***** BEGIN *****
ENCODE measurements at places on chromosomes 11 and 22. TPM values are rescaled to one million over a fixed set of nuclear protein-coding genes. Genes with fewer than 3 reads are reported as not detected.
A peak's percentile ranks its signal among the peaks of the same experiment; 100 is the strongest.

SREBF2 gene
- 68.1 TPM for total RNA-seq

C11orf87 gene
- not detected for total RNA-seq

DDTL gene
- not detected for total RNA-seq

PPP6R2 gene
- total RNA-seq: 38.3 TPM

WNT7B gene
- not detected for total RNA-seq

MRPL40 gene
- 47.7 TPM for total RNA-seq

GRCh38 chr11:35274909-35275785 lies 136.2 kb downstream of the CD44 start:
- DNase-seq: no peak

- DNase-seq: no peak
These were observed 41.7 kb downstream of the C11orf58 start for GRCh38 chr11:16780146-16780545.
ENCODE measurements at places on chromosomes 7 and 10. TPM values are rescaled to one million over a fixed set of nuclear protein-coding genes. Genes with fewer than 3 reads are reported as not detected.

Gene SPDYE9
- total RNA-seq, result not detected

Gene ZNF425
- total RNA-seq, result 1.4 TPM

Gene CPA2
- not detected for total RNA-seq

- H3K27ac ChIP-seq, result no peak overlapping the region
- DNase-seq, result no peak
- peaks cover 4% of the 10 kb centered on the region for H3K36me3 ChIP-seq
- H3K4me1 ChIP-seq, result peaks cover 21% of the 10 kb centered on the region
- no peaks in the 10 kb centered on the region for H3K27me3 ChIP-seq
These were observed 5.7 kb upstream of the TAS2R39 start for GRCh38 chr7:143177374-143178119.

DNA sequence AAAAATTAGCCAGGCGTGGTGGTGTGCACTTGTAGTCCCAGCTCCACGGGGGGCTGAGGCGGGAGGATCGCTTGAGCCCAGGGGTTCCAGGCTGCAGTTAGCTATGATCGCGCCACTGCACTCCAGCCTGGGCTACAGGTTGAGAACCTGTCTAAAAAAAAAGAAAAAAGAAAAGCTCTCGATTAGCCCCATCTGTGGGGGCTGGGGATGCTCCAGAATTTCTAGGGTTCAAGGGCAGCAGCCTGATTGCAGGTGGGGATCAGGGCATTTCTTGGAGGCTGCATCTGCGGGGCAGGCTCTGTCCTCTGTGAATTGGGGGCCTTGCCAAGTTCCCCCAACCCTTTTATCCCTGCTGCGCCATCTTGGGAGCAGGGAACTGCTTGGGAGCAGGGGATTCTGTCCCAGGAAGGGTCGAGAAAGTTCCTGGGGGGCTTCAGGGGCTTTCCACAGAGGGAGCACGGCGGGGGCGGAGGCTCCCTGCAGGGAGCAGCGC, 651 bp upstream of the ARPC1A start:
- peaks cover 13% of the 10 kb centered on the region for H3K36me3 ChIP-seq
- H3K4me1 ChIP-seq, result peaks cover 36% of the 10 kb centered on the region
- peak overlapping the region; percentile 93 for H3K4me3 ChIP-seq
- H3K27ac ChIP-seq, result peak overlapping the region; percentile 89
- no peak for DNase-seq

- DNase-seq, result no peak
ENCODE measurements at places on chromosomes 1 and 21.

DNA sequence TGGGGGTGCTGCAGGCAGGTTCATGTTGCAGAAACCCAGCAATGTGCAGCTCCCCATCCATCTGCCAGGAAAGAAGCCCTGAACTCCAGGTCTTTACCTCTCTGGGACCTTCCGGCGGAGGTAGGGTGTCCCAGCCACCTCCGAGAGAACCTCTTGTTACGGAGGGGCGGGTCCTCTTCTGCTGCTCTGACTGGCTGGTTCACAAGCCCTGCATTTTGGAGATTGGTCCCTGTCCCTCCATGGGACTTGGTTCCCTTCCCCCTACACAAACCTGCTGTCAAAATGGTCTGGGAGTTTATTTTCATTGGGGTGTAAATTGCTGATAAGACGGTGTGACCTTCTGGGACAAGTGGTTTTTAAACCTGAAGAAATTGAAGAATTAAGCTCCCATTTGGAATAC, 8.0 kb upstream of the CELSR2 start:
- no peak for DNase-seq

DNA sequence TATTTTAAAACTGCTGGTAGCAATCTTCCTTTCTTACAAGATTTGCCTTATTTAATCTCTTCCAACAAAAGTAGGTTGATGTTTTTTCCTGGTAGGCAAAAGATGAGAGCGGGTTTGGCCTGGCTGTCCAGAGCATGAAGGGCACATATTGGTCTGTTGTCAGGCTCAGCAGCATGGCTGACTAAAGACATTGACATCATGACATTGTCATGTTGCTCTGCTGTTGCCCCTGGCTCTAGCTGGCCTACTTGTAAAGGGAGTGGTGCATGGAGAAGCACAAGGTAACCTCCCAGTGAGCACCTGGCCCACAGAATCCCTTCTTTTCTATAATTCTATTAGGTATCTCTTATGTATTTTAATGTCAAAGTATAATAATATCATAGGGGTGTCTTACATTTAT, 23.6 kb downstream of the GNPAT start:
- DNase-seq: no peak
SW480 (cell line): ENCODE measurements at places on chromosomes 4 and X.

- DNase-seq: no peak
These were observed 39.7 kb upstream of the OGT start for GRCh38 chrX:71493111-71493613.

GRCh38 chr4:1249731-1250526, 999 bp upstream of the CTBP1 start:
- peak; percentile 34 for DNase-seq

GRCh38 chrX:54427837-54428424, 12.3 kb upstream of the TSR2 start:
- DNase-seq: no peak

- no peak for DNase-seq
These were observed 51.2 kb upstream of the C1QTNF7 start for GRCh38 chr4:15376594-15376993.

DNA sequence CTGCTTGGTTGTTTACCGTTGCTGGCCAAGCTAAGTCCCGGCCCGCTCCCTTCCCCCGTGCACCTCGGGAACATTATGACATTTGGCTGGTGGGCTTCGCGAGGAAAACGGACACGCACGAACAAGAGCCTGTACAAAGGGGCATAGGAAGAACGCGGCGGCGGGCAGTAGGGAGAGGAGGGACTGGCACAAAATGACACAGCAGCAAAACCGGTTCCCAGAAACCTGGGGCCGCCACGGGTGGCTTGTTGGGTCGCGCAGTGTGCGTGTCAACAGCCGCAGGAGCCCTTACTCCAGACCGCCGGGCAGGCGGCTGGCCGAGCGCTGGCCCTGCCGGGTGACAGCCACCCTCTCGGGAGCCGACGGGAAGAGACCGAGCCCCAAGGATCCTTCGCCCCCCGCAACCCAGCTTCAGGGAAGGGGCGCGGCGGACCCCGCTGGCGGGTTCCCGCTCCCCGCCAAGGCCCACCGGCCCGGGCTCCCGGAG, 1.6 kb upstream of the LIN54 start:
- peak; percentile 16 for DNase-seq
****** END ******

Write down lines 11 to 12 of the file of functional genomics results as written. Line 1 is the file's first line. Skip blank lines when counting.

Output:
WNT7B gene
- not detected for total RNA-seq